Monday, February 16, 2009

Jessie Spano was "not a feminist, but..."

by Chloe Angyal

Yesterday, Jezebel contemplated the "Jessie Spano effect." For those of you who didn't grow up watching Saved by the Bell, this will not mean a whole lot (also, if you didn't grow up watching Saved by the Bell, I am so sorry. This developmental flaw can be easily fixed).

Jessie Spano, Jezebel concludes, was a role model for all those "I'm not a feminist but..." types, women who want equality and who agree with everything that feminism stands for, but who have internalized the idea that feminists are shrill, shrewish and unattractive, so aren't willing to describe themselves as feminists. (Note: if you're someone who thinks that women deserve equality, the people who perpetuate the idea those kinds of negative stereotypes about feminism are not the kind of people you want to be taking advice from. Stop listening to them.)

Jessie Spano is the girl that everyone should be, but nobody wants to be. In her quest to be someone great, she of course sabotages herself: a legendary caffeine addiction derails her from taking on both a singing career and an academic career (can't have both, ladies!) and she deals with her rejection from top schools by bingeing on junk food.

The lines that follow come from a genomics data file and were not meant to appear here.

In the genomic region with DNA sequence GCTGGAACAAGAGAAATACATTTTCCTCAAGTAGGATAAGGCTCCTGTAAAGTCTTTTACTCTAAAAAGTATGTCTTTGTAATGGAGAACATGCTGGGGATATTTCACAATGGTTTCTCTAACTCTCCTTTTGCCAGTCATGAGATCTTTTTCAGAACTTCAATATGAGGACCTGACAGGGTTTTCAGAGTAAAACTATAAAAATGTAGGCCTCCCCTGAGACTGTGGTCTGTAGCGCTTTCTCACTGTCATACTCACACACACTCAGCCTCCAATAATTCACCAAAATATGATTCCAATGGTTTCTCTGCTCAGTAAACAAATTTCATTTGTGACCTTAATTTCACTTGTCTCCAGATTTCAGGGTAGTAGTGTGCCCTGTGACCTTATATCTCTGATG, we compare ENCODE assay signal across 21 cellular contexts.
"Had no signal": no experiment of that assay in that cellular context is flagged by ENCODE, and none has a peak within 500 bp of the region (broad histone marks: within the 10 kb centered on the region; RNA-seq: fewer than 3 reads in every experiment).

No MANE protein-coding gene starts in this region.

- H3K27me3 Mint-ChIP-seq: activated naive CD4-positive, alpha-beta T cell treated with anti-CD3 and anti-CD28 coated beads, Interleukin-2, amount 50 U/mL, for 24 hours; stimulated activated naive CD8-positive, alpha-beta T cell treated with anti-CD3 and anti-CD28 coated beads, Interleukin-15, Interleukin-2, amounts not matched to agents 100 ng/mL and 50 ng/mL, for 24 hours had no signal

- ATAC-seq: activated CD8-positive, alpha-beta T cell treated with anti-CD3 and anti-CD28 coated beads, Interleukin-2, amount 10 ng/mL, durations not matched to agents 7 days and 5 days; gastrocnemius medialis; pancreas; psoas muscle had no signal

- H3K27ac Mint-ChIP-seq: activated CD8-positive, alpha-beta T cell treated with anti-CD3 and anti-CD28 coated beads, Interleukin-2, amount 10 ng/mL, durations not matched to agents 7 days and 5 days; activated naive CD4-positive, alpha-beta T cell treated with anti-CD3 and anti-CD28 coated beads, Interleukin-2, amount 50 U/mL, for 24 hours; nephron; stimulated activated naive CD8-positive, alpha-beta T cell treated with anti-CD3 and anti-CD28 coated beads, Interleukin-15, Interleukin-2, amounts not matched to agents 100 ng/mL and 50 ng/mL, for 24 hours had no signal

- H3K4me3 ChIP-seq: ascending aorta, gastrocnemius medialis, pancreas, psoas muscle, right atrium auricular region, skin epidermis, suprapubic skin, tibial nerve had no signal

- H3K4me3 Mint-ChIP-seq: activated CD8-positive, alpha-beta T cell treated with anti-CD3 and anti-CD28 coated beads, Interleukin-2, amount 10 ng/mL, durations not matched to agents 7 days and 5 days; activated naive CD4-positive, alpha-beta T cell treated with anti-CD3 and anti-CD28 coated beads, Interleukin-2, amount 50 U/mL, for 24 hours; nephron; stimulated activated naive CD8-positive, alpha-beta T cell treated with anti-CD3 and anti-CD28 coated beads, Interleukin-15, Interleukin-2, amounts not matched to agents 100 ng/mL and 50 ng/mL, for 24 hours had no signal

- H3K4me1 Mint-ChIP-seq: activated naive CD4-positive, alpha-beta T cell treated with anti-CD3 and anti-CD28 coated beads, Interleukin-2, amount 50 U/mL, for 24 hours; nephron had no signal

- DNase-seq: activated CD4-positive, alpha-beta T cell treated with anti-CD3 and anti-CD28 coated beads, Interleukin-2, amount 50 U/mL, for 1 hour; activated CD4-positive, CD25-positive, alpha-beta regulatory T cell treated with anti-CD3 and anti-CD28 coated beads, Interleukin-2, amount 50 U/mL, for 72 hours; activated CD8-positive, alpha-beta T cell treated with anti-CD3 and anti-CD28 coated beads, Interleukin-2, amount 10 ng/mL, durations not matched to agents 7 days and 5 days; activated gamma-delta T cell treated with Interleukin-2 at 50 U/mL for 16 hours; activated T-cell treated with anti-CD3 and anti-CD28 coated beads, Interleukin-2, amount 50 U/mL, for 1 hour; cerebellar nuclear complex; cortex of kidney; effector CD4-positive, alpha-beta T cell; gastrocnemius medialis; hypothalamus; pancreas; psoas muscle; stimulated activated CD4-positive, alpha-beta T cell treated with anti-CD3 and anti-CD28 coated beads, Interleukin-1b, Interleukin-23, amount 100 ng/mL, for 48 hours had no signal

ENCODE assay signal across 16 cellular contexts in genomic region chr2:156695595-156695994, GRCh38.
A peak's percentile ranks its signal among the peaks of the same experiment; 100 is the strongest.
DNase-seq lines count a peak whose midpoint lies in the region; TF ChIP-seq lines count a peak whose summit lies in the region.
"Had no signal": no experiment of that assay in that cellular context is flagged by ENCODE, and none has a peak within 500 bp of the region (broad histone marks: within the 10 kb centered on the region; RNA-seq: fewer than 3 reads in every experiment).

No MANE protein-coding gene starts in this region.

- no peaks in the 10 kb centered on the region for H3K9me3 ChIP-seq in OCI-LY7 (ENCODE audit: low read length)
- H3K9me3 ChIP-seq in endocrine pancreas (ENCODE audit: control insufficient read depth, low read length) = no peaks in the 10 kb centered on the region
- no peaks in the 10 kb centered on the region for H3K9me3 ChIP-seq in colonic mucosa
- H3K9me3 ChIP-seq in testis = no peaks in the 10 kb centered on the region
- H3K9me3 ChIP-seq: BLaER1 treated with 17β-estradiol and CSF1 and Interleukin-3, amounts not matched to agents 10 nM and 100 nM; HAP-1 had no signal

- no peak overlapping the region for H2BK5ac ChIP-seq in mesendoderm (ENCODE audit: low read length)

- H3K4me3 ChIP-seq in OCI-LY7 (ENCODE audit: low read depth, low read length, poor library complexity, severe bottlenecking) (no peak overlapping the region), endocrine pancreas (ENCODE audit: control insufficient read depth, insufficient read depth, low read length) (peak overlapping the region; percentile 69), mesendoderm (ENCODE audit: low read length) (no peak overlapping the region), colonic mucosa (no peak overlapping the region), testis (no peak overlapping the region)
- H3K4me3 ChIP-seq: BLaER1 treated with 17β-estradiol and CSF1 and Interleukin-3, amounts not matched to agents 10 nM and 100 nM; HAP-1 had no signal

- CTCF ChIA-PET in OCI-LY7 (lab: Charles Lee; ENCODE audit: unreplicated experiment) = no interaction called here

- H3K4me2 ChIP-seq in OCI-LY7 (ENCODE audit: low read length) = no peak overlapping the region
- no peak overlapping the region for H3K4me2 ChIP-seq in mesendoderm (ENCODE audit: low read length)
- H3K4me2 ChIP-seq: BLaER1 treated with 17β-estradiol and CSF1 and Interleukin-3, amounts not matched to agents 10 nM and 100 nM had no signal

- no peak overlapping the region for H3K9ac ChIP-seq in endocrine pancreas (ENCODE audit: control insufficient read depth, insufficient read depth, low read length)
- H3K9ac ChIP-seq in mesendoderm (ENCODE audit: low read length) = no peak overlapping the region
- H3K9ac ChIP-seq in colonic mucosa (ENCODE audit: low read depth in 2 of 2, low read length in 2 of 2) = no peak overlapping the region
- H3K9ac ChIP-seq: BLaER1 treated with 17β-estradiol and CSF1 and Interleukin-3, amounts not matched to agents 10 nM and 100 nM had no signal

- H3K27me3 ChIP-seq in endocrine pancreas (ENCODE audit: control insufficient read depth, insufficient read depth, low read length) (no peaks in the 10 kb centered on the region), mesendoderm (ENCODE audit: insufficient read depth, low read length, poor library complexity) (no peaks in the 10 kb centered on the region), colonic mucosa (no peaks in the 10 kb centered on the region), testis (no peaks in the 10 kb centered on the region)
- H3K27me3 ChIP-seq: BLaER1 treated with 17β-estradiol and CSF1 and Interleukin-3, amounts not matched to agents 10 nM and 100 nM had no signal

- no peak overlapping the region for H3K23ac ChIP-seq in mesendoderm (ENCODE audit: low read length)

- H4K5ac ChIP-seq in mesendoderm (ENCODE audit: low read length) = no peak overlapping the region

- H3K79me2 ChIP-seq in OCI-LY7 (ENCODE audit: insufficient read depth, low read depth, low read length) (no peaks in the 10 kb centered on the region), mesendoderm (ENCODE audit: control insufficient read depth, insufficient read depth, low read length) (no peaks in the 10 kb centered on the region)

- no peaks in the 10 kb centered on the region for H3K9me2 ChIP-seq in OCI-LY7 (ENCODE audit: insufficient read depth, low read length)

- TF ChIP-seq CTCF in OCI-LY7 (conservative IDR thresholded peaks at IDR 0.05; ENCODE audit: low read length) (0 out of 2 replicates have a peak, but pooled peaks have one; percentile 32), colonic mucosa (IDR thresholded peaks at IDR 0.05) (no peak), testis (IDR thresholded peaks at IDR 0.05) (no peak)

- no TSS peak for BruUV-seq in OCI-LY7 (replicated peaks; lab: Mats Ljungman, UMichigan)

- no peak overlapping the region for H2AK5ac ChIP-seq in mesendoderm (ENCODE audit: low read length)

Jessie Spano is never happy. She's tired, competitive, judgmental, angry, and painfully self-aware. Where her peers drift in and out of difficult situations (Kelly's poor, Lisa's intelligence is questioned), Jessie seems to carry this ridiculous burden of being trapped between speaking her mind and making her pink tank top wearing macho boyfriend happy.

Did Jessie Spano hurt feminism? (Apparently I'm not the only one who is wondering.) It's hard to say, really. Though her impact on the young girls who grew up watching her, myself included, may account for the "oh, I wouldn't call myself a feminist" bullshit that seems to be running rampant amongst women in their 20's.

It's easy to understand why those women, women our age, wouldn't want to self-identify as feminists, if they learned from watching Jessie that being a feminist meant being eternally unhappy, tired, competitive, angry, and all those other very unfeminine things. But then again, while Saved by the Bell was an authority on many things (perms, getting out of detention), it shouldn't have been taken as the gospel on feminism. But it is an interesting snapshot, a cultural artefact that demonstates what writers and producers thought of feminism at a particular moment in time. And it should encourage us to take a good, hard look at current pop culture, at what the next generation of women is growing up watching, so that "I'm not a feminist but" is a phrase we'll never have to hear come out of the mouths of our daughters.


For more on "I'm not a feminist but"-ism in young Americans, check out this recent series by the Tufts Daily.

Thanks to Lizzie for the tip!

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